Mass of the Holy Spirit
Celebrate Spirit!, the official welcome to the new school year for UDM faculty, staff and students, is part of a long tradition dating from the founding of the great European universities in the Middle Ages. These institutions would celebrate the Mass of the Holy Spirit at the start of a new school year. Following this tradition we call on God's Spirit for inspiration as we begin a new academic year. This festive event gathers the entire University community together to rededicate ourselves to UDM's mission, to renew friendships, and to welcome new members.
Eucharistic Liturgy (the Mass)Every Mass follows the same general form, and the Mass of the Holy Spirit is no exception. We gather to listen to some portion of the sacred story handed on in the gospels and other sacred writings. Then we bring forward bread and wine, symbols of our gifts received and shared with all in need. The priest, an ordained representative of the entire church community, prays over and shares those gifts in a holy communion with God and with one another. In the "missa," or "sending," at the end of the mass, the people disperse to their ordinary lives strengthened for the task of carrying what they have heard and shared to the rest of the world.
A procession is symbolic movement through time and space. Our processional banners carry medallions of major world religions:
- the Star of David (Judaism),
- the cross (Christianity),
- and the Star and Crescent (Islam) represent the three sister-communities who trace the origins of their faith to Abraham.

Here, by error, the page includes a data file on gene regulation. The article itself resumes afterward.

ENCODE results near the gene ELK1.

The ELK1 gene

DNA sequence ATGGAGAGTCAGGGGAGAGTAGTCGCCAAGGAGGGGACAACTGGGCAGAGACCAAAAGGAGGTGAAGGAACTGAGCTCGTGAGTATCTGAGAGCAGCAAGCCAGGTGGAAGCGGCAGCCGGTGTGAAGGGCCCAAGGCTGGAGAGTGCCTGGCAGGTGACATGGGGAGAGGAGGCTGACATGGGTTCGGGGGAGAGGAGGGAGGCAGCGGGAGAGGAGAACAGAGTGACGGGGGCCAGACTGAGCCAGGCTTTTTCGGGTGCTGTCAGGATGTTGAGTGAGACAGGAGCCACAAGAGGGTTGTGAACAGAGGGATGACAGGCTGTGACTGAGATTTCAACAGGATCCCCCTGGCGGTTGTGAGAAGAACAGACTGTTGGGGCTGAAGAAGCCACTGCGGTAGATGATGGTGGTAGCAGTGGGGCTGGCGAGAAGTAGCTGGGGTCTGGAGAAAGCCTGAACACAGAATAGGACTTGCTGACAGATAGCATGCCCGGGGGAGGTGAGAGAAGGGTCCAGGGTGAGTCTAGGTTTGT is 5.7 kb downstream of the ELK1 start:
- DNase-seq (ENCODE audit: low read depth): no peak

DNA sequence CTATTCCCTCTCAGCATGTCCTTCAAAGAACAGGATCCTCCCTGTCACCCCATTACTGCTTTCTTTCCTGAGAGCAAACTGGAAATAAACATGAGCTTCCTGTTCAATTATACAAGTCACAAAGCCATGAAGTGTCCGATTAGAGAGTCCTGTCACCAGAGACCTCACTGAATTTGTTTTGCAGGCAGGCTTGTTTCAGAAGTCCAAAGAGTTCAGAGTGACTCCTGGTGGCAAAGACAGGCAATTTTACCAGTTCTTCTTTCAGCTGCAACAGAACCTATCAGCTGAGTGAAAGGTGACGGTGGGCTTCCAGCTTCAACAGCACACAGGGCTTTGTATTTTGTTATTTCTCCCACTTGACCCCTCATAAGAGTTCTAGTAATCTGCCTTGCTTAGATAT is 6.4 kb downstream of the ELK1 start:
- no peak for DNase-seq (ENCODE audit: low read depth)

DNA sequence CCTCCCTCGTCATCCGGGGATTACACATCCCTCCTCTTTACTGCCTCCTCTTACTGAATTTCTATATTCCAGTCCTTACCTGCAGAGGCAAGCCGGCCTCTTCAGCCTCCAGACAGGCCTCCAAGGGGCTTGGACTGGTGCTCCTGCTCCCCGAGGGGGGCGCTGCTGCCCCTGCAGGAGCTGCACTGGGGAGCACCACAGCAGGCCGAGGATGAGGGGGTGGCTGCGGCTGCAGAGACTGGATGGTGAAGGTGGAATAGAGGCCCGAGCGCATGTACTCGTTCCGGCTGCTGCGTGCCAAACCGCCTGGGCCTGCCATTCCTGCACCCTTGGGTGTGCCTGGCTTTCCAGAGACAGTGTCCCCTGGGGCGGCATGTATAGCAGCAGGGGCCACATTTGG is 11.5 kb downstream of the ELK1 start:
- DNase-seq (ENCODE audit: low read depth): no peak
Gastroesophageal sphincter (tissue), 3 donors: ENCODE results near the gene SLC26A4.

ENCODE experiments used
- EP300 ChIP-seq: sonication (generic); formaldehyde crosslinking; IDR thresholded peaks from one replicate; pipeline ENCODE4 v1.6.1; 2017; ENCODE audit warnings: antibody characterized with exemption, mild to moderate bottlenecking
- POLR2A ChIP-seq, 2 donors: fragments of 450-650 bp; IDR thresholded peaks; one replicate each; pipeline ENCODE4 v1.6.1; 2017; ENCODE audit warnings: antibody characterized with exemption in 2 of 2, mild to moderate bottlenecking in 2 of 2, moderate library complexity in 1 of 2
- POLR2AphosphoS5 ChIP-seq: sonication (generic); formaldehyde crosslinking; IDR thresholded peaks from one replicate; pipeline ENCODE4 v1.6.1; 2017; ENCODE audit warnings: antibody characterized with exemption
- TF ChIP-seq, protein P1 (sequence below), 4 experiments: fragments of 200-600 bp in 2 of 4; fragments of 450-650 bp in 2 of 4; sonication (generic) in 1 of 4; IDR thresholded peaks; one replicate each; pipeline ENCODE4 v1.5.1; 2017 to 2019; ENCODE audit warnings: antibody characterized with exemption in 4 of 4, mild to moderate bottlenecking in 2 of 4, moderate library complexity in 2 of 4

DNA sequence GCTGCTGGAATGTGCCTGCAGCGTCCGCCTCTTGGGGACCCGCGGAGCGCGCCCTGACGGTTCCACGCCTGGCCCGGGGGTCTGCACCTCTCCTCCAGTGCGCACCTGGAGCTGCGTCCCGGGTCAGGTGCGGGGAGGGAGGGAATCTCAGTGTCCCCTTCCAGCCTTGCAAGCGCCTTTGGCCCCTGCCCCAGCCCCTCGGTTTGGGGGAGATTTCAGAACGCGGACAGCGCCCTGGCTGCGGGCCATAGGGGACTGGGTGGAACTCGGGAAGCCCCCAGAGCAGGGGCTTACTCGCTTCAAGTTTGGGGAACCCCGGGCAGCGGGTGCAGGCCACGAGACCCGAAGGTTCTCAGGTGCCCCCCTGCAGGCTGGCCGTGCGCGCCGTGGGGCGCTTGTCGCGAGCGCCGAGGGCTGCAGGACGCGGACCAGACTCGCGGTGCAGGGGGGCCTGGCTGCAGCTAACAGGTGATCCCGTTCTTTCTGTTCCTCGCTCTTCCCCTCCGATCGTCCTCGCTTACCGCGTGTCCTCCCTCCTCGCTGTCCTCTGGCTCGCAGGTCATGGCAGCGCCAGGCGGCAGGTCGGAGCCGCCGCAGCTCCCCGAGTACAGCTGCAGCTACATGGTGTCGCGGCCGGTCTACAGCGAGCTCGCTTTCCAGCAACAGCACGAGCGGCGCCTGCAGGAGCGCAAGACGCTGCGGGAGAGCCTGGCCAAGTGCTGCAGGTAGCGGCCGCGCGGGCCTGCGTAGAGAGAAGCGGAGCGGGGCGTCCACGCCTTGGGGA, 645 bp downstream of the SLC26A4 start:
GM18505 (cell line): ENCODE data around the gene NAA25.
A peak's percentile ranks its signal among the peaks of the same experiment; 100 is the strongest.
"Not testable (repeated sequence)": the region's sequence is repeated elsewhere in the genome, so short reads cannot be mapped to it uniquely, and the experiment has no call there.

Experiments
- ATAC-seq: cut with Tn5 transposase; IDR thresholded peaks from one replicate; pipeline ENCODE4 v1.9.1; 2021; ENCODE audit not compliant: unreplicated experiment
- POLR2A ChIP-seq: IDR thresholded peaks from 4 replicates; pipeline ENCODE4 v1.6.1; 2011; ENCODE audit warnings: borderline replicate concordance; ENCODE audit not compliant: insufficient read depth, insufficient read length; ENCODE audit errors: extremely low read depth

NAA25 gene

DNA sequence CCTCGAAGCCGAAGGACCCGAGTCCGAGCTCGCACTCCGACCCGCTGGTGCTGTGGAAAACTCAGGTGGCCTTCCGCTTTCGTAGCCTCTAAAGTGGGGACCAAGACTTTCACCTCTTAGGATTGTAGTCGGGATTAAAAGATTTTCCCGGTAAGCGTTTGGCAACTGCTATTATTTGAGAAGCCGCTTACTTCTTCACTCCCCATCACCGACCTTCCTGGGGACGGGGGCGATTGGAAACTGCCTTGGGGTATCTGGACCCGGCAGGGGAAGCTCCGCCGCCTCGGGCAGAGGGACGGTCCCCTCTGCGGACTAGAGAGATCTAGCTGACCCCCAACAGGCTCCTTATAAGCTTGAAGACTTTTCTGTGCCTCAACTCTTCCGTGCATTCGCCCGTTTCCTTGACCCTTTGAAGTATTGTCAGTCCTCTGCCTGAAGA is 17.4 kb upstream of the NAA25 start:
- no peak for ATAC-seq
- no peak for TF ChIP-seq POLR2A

- The Yin-yang symbol (Confucianism),
- the Dharma Wheel (Buddhism),
- and the Om (Hinduism) represent the great religions of the East.
All faiths recognize the reality of the transcendent and attempt to engage believers with Ultimate Reality. The medallions are a sign of welcome to every expression of Spirit in this celebration as we move together through this coming academic year.
Liturgy of the Word
The Liturgy of the Word is a time of listening to some portion of the Bible, reflecting on it through prayer, song, and preaching, and then offering prayer for the needs of the church, the world and the local community.
Liturgy of the Eucharist
The word "eucharist" comes from the Greek word for "thanksgiving." The gathered community first brings forward bread, the staff of life, and wine, a festive drink. We place these symbols of our life and joy into the hands of the priest, a chosen representative of this community and of the larger Church. He calls down the power of the Holy Spirit over the gifts, recalling the story of Jesus' own gift to us and asking that God transform them. Then with Jesus and the community he gives thanks to God. Our great "Amen" at the end is the sign of our acceptance of all that we have said and done together.
In the communion rite believers share the consecrated bread and wine which makes Christ present within each of us and all of us together. Through this communion we become Christ's living Body present in time and space. Before we approach the holy table, we pray together as brothers and sisters and offer one another a sign of the peace we hope to realize in this communion.